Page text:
Use eth_hw_addr_random() instead of CPU serial# for MAC address on eth0

In the following file:

MAC address is generated using CPU serial # (if this isn’t the right place, I’m assuming it’s done in a similar fashion elsewhere) - in the case of bassackwards devices (such as mine) where a complete shutdown is required to somehow magically reset the CPU serial # can a CoreELEC option be added (in the CoreELEC config tool) that a user can choose to bypass using CPU serial # and instead generate a randomized MAC address using the call to eth_hw_addr_random() or eth_addr_random() under the Network Configuration section, ie:

Generate MAC Address (multi-choice menu I suppose…)

Not sure which is appropriate in this case or perhaps if this is even a proper solution (it’d probably be more useful to figure out why the device does this—since it’s a Chinese box, I’m assuming they mass-flashed these devices with basically the same U-Boot which is why I’m guessing this happens?)

Either way, it would be useful probably only to me I guess but figured I’d ask anyways.

As noted in my rambling thread about this matter, I do have a workaround but it’d be nice to just reboot instead of power down to get a MAC address that doesn’t conflict with other devices on my network as I can then hard-code the device IP-wise.

No the idea of that commit was to stop the issue of random mac addresses being issued on devices that had to valid mac address.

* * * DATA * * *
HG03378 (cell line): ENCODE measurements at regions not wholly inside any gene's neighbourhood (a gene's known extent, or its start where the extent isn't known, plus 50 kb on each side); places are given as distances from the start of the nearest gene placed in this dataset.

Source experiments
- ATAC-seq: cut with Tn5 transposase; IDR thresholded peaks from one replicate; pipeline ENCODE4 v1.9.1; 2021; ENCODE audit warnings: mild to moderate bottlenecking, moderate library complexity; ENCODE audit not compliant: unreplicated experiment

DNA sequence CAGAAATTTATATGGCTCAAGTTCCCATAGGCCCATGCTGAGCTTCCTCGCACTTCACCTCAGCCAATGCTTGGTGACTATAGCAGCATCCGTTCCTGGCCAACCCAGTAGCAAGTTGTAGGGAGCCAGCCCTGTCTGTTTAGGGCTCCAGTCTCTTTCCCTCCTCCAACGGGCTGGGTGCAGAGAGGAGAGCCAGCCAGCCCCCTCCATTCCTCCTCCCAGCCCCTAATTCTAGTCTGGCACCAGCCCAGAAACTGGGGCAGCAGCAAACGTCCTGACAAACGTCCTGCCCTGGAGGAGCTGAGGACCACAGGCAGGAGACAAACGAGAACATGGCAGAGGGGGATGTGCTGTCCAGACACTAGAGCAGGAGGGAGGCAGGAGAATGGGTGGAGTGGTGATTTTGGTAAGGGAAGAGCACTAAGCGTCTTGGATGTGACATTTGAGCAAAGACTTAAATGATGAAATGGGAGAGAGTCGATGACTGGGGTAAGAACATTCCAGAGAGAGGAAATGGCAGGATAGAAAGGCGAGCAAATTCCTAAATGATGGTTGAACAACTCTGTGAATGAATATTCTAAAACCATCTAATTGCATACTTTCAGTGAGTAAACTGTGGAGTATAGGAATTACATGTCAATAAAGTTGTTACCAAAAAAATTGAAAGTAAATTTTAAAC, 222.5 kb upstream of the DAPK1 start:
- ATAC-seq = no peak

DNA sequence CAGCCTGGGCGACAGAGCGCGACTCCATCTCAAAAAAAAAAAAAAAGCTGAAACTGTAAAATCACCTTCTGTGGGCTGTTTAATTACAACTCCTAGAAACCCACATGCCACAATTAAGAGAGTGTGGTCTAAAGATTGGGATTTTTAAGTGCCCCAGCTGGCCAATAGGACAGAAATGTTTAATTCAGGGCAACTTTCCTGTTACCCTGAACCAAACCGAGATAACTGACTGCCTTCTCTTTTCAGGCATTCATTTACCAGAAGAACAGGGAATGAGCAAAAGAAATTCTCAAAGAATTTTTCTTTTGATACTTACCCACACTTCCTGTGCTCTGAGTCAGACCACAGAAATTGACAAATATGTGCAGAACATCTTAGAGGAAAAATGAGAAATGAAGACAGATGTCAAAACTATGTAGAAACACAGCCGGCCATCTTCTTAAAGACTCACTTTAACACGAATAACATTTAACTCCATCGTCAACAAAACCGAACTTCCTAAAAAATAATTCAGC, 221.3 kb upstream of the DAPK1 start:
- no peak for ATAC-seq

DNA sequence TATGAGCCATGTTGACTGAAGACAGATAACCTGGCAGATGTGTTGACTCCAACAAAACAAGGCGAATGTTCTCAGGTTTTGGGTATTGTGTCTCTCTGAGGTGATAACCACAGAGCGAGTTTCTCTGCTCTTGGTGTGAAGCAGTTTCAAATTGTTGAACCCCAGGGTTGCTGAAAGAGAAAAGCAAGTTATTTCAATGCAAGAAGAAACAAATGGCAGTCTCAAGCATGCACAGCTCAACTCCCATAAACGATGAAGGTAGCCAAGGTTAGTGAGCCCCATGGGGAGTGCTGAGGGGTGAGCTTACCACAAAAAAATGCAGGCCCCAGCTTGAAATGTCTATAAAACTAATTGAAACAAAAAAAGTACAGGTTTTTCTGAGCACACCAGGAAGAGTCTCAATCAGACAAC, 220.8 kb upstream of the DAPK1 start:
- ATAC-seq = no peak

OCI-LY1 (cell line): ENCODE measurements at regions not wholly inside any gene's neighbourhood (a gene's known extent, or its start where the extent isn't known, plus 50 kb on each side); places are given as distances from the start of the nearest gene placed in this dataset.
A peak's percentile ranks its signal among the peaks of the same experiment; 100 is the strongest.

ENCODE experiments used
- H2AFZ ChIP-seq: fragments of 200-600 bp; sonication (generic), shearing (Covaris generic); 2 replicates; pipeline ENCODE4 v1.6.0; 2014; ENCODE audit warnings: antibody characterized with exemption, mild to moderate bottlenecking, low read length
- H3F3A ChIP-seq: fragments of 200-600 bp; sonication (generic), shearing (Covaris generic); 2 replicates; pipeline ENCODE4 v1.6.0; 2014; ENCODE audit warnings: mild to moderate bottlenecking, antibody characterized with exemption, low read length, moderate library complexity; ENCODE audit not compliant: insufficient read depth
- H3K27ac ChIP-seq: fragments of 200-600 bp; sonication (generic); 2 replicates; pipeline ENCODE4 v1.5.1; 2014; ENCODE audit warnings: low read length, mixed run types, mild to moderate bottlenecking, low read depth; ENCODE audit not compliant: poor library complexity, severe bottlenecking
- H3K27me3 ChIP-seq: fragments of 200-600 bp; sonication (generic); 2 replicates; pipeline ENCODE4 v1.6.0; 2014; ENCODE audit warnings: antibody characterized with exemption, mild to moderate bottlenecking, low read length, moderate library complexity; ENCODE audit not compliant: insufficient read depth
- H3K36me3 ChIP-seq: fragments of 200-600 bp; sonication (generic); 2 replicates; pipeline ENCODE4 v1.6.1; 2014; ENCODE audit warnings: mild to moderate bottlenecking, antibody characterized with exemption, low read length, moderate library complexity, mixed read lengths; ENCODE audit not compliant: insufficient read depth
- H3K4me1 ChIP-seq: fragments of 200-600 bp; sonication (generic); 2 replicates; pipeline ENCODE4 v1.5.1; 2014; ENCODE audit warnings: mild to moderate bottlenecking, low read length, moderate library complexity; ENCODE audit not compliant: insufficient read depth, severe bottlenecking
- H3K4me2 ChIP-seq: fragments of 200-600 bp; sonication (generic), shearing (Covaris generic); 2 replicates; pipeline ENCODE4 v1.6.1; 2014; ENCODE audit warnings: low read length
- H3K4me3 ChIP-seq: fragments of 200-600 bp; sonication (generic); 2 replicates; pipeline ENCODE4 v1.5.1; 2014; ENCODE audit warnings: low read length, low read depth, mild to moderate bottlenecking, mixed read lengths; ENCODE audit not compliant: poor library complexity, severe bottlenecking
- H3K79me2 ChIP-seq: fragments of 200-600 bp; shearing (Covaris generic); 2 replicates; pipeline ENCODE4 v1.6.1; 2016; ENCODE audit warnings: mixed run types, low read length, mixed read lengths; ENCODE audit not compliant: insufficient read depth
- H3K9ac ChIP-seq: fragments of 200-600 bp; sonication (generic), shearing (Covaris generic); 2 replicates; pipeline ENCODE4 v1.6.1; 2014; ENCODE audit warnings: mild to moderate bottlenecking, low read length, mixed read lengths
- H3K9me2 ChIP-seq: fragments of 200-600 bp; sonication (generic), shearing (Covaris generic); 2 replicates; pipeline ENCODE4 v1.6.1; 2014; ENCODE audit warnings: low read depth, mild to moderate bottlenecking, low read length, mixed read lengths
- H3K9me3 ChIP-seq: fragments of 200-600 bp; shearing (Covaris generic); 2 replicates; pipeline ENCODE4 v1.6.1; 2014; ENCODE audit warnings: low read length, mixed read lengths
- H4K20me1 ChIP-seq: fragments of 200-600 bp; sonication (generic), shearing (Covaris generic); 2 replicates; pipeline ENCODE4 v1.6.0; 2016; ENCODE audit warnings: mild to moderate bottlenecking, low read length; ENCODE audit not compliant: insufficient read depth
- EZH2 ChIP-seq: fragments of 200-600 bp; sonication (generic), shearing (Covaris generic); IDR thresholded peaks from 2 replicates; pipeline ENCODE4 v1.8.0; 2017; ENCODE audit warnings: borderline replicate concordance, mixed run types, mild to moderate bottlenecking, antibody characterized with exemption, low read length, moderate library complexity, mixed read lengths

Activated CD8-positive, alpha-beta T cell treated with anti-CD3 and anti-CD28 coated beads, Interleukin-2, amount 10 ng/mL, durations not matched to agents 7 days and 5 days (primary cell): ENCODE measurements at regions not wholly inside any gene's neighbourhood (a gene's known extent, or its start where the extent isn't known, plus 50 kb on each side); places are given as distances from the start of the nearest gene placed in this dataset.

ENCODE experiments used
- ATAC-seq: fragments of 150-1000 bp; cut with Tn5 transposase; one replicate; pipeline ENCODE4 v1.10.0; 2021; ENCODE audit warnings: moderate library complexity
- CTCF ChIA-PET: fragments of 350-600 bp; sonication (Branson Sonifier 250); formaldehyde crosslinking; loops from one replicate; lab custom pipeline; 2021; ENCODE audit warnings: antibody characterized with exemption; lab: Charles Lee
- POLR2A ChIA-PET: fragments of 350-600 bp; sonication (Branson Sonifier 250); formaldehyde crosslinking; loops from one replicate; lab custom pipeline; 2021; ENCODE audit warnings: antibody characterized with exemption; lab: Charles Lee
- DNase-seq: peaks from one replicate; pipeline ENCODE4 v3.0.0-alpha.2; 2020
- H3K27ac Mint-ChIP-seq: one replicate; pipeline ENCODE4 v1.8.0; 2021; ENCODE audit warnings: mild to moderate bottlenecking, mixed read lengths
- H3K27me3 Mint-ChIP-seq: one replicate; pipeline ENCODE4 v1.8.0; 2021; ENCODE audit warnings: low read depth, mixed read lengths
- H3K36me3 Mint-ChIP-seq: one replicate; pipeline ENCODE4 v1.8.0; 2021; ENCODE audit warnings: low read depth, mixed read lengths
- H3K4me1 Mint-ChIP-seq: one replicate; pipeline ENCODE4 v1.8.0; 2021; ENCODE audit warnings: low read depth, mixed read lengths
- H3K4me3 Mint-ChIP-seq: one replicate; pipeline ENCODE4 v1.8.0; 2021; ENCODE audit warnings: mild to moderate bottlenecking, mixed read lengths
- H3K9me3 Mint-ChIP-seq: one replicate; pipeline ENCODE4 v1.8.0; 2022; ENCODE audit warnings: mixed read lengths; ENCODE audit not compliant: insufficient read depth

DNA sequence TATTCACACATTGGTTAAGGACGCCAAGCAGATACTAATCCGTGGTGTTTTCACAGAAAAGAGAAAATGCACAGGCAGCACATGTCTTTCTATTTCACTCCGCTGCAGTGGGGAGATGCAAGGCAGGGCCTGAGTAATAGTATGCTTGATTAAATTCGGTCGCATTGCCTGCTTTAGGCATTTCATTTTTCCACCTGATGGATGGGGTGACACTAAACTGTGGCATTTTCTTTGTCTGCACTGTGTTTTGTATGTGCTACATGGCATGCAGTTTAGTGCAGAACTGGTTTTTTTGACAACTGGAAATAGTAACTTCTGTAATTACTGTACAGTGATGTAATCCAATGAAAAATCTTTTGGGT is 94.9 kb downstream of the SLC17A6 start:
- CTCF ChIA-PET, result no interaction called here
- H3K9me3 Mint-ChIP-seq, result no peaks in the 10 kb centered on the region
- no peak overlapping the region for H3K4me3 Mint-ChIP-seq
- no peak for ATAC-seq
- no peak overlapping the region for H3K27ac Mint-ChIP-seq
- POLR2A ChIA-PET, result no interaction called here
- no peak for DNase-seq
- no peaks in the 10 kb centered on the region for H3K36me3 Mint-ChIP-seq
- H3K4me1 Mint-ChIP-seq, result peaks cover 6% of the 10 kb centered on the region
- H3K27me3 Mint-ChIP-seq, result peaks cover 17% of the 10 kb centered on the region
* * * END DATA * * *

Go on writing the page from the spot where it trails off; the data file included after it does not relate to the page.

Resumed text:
Right - what I’m asking is if it can be made into a toggle - in my case, random MAC would be OK vs the weird duplicate serial # issue my boxes have. Was just an idea.

Your workaround would be to create 99-mac-address.rules file in /storage/.config/udev.rules.d, the content of which should be;
SUBSYSTEM==“net”, KERNEL==“eth0”, RUN+="/sbin/ip link set dev %k address 00:00:00:00:00:00"
(replacing the 00:00:00:00:00:00 with your required MAC) :+1:

Doesn’t work - you and I had this same convo over at the LE forum too :slight_smile: (Not sure if I’m allowed to link to that convo but pretty easy to find) - I ended up pulling down the CoreELEC source and removing the commit and compiling for aarch64 - just waiting for build to complete.

But I appreciate the suggestion!

As an option - the random generation of the MAC address can be deselected in the bootloader configuration.


You can then assign any physical address or leave it as default.

#define CONFIG_ETHADDR         00:15:18:01:81:31
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Thanks - I’ll give that a whirl if this fails. Basically I can live with randomized MAC address as I’ll hardcode the IP address; these GooBangDoo S905 units are quite nice but this is an actual problem for me since I run three of them around my home. Had the same problem with LE too and just kept the others off but since switching to CoreELEC I figured I’d revisit this again.